United Nations Human Rights Council
In accordance with the definition provided by UNICEF, a child soldier is “any child, boy or girl, under the age of 18, who is part of any kind of regular or irregular armed group in any capacity.” In many parts of the world, thousands of children who fit this definition are currently being exploited by armed groups for purposes ranging from military use to forced sexual intercourse.
Regardless of the case, it is important to consider that this issue creates many immediate concerns such as increased risk of child deaths, injuries, and sexual abuse, in addition to longer-term effects including psychological and emotional negative impacts leading to increased attempts of suicide, alcohol and substance abuse, violent conduct, and decreased mental health in the future.
Therefore, in this committee, members of the United Nations Human Rights Council shall focus not only on protecting the rights of children in areas where these forms of child abuse are present and on preventing the future recruitment of child soldiers by armed groups (both forced and voluntary), but also on the many other critical facets related to the topic of “child soldiers.” This includes addressing the involvement of specific types of armed groups in the exploitations of children such as terrorist organizations and drug trafficking organizations, and also discussing the ways in which female child soldiers are directly impacted in particular.
Welcome to the United Nations Human Rights Council! My name is Fernando Urbina, and I am beyond excited to be serving as your director for HMUN 2020.
I am a sophomore at Harvard College studying Government with a secondary field in either Latino Studies or Ethnicity, Migration, & Rights. I went to high school in Paw Paw, Michigan, where we unfortunately did not have our own Model United Nations team. However, since arriving on campus at Harvard, I have become very active with the Model United Nations community. As a first-year student, I was an assistant director for the Special Session on Terrorism in the General Assembly during HMUN 2019, and was also an Assistant Director of Business at Harvard National Model United Nations (HNMUN) 2019, HMUN’s sister conference for college students. This year, in addition to being your director for the United Nations Human Rights Council, I also have the immense pleasure of serving as the Under-Secretary-General for Business of HNMUN 2020 and will be directing a Social, Humanitarian, and Cultural (SOCHUM) committee at HMUN China in the spring. What I love most about Model United Nations is the platform that it gives students for actively discussing major global challenges that affect not just themselves but society at large, while simultaneously permitting them to develop friendships, leadership, and communication skills both inside and outside of the committee room. And while I absolutely love Model United Nations, I also enjoy being a member of the Institute of Politics, the Harvard Undergraduate Council Executive Cabinet, and watching the Food Network on Hulu.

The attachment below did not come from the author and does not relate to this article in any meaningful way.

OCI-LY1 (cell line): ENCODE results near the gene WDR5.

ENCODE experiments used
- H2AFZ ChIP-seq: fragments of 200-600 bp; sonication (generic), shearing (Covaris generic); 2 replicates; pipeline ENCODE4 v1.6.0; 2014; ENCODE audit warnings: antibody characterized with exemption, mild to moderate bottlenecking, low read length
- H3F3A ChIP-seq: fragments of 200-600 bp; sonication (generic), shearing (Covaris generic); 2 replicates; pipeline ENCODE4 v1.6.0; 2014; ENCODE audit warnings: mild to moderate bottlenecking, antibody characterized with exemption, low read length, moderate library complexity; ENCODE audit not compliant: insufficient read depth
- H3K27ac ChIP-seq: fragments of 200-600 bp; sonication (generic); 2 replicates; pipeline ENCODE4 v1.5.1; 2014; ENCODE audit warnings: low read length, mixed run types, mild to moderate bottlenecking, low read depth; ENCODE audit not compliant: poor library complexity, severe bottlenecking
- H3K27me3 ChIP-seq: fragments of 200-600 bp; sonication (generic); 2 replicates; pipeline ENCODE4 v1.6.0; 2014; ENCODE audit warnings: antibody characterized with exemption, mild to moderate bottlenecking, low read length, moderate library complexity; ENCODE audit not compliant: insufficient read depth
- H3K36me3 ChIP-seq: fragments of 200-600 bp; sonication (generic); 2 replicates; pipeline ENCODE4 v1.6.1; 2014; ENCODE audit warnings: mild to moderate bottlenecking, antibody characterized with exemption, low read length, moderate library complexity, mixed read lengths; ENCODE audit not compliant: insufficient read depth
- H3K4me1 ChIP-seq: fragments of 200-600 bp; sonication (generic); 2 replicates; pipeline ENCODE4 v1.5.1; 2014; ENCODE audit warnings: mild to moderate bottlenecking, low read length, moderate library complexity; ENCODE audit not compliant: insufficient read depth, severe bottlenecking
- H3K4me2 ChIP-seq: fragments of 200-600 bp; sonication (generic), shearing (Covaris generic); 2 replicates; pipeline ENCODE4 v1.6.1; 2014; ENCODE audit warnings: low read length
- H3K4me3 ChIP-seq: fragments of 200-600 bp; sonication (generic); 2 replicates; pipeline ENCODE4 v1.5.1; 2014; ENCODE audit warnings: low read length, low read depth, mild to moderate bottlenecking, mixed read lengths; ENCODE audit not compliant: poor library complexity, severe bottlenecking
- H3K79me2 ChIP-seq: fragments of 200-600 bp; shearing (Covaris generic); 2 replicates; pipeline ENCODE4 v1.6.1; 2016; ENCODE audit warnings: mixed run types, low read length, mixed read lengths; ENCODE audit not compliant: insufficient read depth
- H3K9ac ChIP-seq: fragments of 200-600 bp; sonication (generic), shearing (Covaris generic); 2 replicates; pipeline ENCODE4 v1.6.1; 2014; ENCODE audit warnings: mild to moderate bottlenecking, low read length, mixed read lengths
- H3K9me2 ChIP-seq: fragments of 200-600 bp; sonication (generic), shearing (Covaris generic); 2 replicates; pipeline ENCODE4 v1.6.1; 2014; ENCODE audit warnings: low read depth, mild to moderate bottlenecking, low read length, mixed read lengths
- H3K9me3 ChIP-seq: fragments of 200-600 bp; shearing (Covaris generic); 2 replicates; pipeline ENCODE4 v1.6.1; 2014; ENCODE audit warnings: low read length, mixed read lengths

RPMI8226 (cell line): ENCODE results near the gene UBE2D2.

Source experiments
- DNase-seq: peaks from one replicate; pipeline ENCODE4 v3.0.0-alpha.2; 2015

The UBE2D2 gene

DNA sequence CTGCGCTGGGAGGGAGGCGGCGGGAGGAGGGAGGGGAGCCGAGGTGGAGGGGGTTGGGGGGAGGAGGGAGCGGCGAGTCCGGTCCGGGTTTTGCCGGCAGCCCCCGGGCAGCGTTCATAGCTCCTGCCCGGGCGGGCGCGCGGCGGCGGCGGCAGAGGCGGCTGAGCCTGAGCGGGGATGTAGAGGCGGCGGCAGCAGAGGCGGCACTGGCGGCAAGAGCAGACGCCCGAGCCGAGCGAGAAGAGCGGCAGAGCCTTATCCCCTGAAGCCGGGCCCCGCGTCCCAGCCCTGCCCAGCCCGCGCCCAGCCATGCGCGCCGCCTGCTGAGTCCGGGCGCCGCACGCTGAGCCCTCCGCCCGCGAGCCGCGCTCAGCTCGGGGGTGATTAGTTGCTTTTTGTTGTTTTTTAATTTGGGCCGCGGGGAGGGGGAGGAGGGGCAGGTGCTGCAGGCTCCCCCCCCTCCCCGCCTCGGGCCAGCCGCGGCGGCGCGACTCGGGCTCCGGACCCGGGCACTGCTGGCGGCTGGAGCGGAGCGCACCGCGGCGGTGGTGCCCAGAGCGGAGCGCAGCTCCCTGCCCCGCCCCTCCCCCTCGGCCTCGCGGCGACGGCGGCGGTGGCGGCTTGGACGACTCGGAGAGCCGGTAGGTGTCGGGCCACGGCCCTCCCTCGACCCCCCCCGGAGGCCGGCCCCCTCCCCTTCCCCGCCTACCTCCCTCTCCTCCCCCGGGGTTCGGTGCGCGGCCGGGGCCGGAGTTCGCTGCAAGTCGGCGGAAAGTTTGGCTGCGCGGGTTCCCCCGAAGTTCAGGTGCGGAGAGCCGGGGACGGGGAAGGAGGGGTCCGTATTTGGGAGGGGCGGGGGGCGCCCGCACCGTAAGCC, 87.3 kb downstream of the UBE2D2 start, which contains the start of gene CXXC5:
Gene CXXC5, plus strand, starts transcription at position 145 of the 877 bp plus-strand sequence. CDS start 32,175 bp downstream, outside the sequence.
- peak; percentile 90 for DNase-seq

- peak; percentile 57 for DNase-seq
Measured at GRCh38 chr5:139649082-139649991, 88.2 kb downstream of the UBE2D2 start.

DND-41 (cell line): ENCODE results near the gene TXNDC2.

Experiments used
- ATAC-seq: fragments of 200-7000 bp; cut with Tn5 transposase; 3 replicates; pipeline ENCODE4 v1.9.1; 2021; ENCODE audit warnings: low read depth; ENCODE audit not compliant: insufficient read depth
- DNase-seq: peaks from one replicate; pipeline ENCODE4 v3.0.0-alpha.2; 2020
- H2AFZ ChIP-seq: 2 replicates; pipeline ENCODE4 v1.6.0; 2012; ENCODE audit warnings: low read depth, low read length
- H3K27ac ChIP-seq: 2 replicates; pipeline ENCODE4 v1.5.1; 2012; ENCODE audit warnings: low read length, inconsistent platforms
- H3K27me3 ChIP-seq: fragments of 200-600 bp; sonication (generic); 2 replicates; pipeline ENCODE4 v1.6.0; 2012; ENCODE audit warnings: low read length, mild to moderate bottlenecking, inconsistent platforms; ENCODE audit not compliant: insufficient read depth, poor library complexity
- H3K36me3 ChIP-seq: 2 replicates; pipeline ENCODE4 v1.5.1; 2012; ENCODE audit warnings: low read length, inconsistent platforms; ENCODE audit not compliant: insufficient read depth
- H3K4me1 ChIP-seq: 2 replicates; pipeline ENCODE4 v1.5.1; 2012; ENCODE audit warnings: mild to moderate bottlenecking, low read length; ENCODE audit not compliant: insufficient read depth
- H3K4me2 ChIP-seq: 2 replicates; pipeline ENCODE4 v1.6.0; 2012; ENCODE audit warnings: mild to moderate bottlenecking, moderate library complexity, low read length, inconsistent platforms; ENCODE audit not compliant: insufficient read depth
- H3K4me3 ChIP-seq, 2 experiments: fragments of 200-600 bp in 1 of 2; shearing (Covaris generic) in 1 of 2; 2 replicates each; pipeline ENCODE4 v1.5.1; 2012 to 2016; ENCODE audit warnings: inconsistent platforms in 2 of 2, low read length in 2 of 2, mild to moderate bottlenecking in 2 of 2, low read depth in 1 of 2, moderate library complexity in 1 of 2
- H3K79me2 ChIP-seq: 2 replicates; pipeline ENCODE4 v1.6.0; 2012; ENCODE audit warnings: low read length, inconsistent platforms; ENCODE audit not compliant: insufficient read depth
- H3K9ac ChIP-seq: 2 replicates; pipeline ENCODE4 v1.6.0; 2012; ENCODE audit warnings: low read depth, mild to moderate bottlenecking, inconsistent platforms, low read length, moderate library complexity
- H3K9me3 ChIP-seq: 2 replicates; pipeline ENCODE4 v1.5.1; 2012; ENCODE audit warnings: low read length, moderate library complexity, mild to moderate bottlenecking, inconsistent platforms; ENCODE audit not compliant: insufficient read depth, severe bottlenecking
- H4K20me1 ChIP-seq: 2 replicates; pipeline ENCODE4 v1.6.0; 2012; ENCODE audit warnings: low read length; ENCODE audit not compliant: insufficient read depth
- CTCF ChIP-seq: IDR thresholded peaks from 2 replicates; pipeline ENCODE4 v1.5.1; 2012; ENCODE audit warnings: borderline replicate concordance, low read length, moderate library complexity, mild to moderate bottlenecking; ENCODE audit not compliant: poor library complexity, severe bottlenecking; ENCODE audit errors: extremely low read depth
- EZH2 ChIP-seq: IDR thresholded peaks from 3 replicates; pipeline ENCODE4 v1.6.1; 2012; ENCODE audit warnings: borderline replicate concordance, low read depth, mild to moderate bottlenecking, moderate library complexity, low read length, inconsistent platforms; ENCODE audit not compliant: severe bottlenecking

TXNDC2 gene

I am especially thrilled to get to meet all of you in the United Nations Human Rights Council, and can not wait to hear you tackle some of the world’s most important issues together. I hope that your passions for human rights in general come through in committee sessions, and that we are able to have an incredibly fun time throughout the entire weekend which will also be filled with lots of learning and productive solution-focused work.
Once again, I can not wait to meet all of you during what will hopefully be one of the most memorable weekends of your lives for years to come! If you have any concerns or questions in the meantime, please do not hesitate to reach out and contact me
Director, United Nations Human Rights Council
Harvard Model United Nations 2020